The main exercise I tried was lying down in prone position (on my stomach) and progressively pushing my upper body up by extending my arms, thus extending the spine.

Lying on my stomach was extremely painful, let alone pushing myself up onto the elbows. I worked on it for a few days, but the pain in the buttock and leg was always there and left me to wonder if the exercise was appropriate in my case.

I guess It depends on the angle of your slipped disc and the direction in which the disc is pressing onto the nerve.

I also tried one of the flexion-based, spine bending exercises, sitting on a chair and bending to touch my feet. Although it didn’t trigger any sharp pain, it felt uncomfortable, like stretching the wrong way.

While I was experimenting with McKenzie, I got an email from Cris Mills, a surf trainer who runs an online surf stretching program and whom I had contacted for advice – nostalgic as I was about my surfing days. He suggested I check out a method called Foundation Training.

At first, the Foundation Training website looked like many others, claiming to offer a solution to chronic pain. I was skeptical at first.

Then I saw the dozens of comments on Amazon from users suffering from serious back issues – including herniated and bulged discs – who had had great luck with the program.

So I watched some of their free videos as well as a TEDx conference that explained the science behind the method. I also watched a demo of the basic Founder exercise and tried to follow along as best as I could.  

UPDATE : click here to learn the details about my experience with the method’s fundamental exercises.

The 2-minute exercise gave me a nice feeling and a subtle sense of relief. I kept doing it for a few days, and soon noticed my upright standing time was improving.

I took the plunge and bought the DVDs. The price was a hefty $70, but I was desperate, as the progress I’d made from my own exercise mix still seemed microscopic. 

The way things were going, I’d never again be able to run, jump, paddle, or exercise like before.

I’m a very patient and disciplined person when it comes to learning. I did the exercises step by step in the recommended way and order, without skipping around, for several weeks on end.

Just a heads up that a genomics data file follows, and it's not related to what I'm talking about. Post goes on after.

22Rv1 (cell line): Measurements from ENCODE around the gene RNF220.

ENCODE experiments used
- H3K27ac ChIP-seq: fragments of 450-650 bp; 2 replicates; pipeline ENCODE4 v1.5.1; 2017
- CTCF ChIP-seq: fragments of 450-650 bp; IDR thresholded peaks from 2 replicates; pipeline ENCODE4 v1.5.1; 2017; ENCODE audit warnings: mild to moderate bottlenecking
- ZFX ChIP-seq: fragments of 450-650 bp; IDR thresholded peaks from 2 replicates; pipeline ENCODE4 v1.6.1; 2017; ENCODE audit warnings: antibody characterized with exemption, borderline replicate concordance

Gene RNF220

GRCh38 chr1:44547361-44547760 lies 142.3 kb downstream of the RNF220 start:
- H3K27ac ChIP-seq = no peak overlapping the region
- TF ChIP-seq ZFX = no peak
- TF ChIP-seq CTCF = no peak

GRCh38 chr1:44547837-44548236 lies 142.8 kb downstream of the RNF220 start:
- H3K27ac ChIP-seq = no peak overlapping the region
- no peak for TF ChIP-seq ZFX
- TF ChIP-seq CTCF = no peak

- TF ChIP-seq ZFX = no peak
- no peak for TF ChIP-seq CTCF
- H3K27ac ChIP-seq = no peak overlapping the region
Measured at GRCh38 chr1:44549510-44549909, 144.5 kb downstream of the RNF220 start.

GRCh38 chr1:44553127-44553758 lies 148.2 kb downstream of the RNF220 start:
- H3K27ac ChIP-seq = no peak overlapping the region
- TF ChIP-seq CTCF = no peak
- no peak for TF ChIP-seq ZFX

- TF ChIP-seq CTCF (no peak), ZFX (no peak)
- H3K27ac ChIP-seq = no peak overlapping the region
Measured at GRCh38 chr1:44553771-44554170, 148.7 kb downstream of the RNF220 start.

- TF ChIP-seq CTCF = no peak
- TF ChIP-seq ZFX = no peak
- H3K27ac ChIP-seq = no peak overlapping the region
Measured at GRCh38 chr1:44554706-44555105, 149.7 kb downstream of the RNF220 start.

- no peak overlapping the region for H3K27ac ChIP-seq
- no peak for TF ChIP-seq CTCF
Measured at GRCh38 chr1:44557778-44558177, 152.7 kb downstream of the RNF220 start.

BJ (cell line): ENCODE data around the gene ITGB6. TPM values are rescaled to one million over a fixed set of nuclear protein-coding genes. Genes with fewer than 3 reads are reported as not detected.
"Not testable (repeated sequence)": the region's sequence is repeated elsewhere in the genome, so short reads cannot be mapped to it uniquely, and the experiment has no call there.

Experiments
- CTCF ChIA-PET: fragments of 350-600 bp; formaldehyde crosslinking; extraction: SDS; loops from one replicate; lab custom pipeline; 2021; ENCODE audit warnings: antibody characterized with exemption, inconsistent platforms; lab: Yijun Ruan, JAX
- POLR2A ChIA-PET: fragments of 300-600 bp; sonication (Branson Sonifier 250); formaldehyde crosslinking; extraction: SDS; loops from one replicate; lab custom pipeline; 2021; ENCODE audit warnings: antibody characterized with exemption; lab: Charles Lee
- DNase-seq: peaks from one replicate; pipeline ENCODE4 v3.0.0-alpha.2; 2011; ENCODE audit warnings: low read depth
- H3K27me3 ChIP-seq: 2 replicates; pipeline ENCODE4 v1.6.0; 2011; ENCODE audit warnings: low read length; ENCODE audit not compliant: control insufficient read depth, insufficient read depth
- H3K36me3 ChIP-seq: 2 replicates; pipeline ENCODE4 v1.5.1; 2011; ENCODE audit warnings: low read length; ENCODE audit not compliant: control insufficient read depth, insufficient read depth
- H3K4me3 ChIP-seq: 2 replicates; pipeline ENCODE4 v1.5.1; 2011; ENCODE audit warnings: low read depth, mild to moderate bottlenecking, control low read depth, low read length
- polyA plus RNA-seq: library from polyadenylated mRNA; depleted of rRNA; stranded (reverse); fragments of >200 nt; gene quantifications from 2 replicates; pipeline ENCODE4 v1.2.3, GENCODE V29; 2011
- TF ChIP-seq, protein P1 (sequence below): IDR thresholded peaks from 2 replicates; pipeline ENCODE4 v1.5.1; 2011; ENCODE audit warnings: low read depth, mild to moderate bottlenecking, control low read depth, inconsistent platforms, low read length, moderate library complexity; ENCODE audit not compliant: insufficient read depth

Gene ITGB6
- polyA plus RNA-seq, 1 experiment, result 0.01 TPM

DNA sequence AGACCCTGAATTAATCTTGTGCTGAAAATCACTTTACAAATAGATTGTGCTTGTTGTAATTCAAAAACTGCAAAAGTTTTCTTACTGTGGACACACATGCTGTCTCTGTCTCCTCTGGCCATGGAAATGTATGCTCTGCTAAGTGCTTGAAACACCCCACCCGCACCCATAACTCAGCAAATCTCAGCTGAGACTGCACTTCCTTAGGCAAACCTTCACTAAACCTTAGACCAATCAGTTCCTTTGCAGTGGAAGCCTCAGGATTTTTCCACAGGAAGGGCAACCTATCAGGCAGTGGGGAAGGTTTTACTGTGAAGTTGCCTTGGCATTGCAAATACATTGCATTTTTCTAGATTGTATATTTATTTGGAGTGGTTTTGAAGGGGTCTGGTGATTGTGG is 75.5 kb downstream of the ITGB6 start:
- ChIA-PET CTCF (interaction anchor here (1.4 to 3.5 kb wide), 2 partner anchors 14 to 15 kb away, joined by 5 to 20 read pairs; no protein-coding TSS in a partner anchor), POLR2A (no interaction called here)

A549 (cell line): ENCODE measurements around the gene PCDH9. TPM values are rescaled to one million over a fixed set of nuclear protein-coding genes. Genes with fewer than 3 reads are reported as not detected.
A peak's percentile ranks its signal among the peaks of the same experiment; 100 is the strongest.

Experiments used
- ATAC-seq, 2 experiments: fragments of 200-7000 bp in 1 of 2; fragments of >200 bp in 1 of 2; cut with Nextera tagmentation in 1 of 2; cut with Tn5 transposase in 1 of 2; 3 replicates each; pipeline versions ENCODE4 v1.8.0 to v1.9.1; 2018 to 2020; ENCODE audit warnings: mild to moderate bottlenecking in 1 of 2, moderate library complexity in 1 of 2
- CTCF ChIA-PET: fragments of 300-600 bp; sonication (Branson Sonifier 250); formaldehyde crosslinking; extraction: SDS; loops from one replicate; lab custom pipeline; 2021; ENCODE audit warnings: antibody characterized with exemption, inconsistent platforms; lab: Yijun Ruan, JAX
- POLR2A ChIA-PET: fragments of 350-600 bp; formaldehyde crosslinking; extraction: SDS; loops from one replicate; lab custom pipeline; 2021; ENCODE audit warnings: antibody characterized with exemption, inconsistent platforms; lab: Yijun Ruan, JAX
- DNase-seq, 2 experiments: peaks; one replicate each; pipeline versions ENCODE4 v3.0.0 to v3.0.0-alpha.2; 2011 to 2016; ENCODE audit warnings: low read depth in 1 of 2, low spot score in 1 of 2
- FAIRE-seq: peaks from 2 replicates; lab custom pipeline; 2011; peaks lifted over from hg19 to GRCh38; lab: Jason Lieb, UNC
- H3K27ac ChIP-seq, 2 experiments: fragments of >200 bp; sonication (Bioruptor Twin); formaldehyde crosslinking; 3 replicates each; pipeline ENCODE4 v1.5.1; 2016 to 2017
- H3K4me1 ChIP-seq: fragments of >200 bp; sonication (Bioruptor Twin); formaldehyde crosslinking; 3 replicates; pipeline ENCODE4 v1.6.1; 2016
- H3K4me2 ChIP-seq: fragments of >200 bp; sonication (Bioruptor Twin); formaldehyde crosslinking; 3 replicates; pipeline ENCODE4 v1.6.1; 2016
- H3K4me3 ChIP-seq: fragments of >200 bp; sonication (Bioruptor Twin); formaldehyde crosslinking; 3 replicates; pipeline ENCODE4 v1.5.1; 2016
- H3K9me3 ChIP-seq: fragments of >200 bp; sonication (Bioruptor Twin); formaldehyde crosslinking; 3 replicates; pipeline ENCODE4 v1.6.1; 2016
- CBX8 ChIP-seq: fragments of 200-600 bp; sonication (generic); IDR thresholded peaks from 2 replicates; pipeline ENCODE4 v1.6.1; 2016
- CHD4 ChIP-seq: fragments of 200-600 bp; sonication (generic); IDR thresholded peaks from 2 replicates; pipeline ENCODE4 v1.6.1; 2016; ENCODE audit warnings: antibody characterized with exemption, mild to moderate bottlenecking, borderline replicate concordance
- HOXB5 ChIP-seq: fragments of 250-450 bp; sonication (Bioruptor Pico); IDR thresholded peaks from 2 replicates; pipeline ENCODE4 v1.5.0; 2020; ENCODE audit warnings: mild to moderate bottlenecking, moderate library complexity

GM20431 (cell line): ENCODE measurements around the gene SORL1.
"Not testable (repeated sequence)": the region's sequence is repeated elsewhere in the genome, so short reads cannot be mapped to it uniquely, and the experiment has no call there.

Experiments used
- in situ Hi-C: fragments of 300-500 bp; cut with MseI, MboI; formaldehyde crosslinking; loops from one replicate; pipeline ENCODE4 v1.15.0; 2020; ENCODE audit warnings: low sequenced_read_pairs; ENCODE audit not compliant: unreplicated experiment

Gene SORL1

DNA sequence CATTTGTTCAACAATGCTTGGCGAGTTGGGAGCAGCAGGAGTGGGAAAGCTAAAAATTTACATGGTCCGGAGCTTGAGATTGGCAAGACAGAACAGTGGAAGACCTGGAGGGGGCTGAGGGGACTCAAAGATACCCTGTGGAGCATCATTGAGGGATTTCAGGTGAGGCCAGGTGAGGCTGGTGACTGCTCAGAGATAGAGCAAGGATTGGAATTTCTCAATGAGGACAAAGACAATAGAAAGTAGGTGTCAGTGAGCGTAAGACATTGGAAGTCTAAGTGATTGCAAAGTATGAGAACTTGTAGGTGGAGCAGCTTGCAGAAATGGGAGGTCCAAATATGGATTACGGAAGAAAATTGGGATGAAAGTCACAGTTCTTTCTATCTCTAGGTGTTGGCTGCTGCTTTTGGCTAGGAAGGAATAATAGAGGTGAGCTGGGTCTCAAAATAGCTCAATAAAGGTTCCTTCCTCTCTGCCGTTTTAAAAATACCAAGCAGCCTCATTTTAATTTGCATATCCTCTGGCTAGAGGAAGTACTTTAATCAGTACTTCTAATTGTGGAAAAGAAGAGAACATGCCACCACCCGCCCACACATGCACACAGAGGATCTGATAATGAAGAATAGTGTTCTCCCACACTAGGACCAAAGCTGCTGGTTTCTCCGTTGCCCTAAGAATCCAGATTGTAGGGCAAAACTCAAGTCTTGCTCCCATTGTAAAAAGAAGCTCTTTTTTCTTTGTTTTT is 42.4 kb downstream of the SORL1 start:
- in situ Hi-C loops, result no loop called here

Soon after I started the program, I started noticing some results. I was soon able to stand upright longer and walk better. The pain started to “centralize” (in McKenzie terms, i.e. creep back up from the leg and butt to the lower back). 

I couldn’t believe my herniated L5-S1 was actually responding to these simple movements.  Again, I’ve described my experience in detail in this exhaustive personal review.

After about 6 weeks of doing the FT exercises, at a pace of 10 to 15 minutes per day, I felt strong enough to get on a surfboard and paddle out in flat water.

Fast forward 2 years : my back injury is history, I have fully recovered from my disc herniation, and I’m back to my sporty life, having resumed surfing, kitesurfing, and wave SUP. I can run, jump, work out, play, swim, paddle again.

All those things some doctors (and I) thought I’d never be able to do again.

I’m pain-free, and have Foundation Training to thank for it (the FT site has moved to a subscription-based model but you can still get the old DVDs on Amazon through this link if you prefer a one-time payment). 

The method has taught me to move correctly, fix my hip and shoulder imbalances, strengthen and engage my posterior muscle chain, and maintain good posture in all situations.

It’s not a one-time, miracle pill though. The exercises I learned have become a permanent part of the way I live, move, and train. I do them practically every day, either as warmup before a workout, as standalone abs / lower back workout, or during daily activities such as brushing my teeth.

I can honestly say Foundation Training saved my life.  In my next post, I’ll explain the principal exercises in more detail, and how they actually worked for me.